Understanding and Fixing the APFS Container Bug in macOS Disk Utility

2 minute read
| Deep Dive

When formatting an external device in preparation for macOS High Sierra (or the public beta of Mojave), an odd bug can appear.

APFS

Apple’s Craig Federighi introduces APFS, (Apple File System), WWDC 2017.

So you have an external SSD which you want to format as APFS and install, say, macOS High Sierra. However, if you’re planning to install a developer version or public beta of Mojave, read this note by Jeff Gamet.

[macOS Mojave Failing to Install on an External USB Drive? Here’s the Fix ]

The first thing to know is that, when you format the external SSD as APFS, you’ll be creating an APFS container and then the desired volume inside it—which you’ll name. If you’re unsure about APFS containers, see:

[An APFS FAQ: Partitions, Volumes, and AFPS Containers ]

Connect the SSD, very likely with a USB-C to USB-A (or USB-C) connector cable.
You may well see, in the Finder, some developer specific tools and/or encryption tools. Here at TMO we almost always ignore those files because we’re going to totally erase the disk. If encryption is needed, macOS supports it. But I always archive those files first, just in case.

Then launch /Applications/Utilities/Disk Utility.app. Disk Utility may or may not come up in the desired mode. Check out this note by Jeff Gamet.

[How to Format a Drive with GUID for macOS High Sierra, Mojave Installation ]

Basically, the trick is to use the View widget at the top left to select “Show All Devices.

Now We’re Ready to See an Interesting Bug

1. Select your device. Then, from the tabs at the top select Erase. As the article just above explains, in the drop-down sheet select:  volume name, “APFS” and “GUID Partition Map.” (Note I’m erasing a previously erased device in this example.)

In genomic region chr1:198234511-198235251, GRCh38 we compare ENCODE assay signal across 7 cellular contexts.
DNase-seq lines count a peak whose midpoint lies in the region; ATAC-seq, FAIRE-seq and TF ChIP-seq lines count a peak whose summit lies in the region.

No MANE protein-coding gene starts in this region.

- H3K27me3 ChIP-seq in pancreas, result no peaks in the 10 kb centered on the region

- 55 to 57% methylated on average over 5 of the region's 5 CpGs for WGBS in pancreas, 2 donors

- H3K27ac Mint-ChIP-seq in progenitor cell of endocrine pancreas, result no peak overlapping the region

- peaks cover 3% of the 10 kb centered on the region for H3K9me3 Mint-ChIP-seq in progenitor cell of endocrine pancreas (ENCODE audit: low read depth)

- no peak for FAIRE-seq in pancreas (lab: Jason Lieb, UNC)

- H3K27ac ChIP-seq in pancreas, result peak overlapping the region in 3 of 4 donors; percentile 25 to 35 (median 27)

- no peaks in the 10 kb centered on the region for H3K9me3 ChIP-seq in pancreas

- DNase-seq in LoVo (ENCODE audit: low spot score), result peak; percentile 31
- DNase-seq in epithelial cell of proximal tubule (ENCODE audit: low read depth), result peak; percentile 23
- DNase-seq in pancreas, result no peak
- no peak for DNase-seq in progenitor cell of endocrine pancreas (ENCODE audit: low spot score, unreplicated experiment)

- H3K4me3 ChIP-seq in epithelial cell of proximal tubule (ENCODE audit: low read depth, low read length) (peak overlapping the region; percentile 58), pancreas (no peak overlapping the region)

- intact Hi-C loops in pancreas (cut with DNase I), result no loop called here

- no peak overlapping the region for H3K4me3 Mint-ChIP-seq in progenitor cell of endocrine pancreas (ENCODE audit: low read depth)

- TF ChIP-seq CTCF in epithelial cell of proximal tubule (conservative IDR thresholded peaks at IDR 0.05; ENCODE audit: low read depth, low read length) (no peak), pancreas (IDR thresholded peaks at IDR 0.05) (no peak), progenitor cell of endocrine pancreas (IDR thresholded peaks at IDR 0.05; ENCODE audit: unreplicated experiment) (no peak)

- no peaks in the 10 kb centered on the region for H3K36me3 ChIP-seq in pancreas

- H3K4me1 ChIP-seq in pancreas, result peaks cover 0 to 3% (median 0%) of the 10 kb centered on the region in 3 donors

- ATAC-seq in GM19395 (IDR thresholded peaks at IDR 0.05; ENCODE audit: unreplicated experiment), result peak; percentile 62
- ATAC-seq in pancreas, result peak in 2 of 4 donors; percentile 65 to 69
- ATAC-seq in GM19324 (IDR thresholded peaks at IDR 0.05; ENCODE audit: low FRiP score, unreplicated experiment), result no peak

Disk utility: Erase SSD, format as APFS

Erase SSD, format as APFS

2. In many cases, and even with a hard disk, you may well see a confusing “ghost” device and a “ghost” volume. They’re dimmed. I’ve outlined them in red below. This is a bug in Disk Utility. (My thanks to Mike Bombich of Bombich Software for confirming. It persists in Mojave early betas.)

The ghost container (and volume) outlined in red.

The ghost device and volume in red.

3. If you quit Disk Utility and relaunch it, you should see the proper, cleaned up hierarchy: Device > container > volume. (In this example, named “Betelgeuse.”) It should look like this:

DIsk Utility and proper display of containers.

All cleaned up. As it should be.

Note that this cleaned up presentation has the same structure as the boot SSD above it. Ghosts are gone. The SSD was ready for a macOS install after the erase, all along, but now there’s no confusion.

This bug has annoyed me for some time now. You may well not see it at all. Hopefully, at some point in the future, Apple will clean this up. Finally, developer Mike Bombich notes that if a quit and relaunch of Disk Utility doesn’t clean up the display of the volumes, a reboot certainly will.

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John MartellaroOld UNIX Guy Recent comment authors

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Old UNIX Guy
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Old UNIX Guy

Hi John,

Thanks much for this article … but it doesn’t answer the question I have (and which I’ve asked on the MacGeekGab Forums, too) … I’ve got a 2012 iMac with an external OWC SSD that I’m currently running the MacOS High Sierra 10.13.6 beta 4 on … it’s my “beta” machine, not my daily driver.

So, can I install the macOS Mojave Public Beta on it or not? Jeff’s article seems to imply that I can’t.

Thanks…

Old UNIX Guy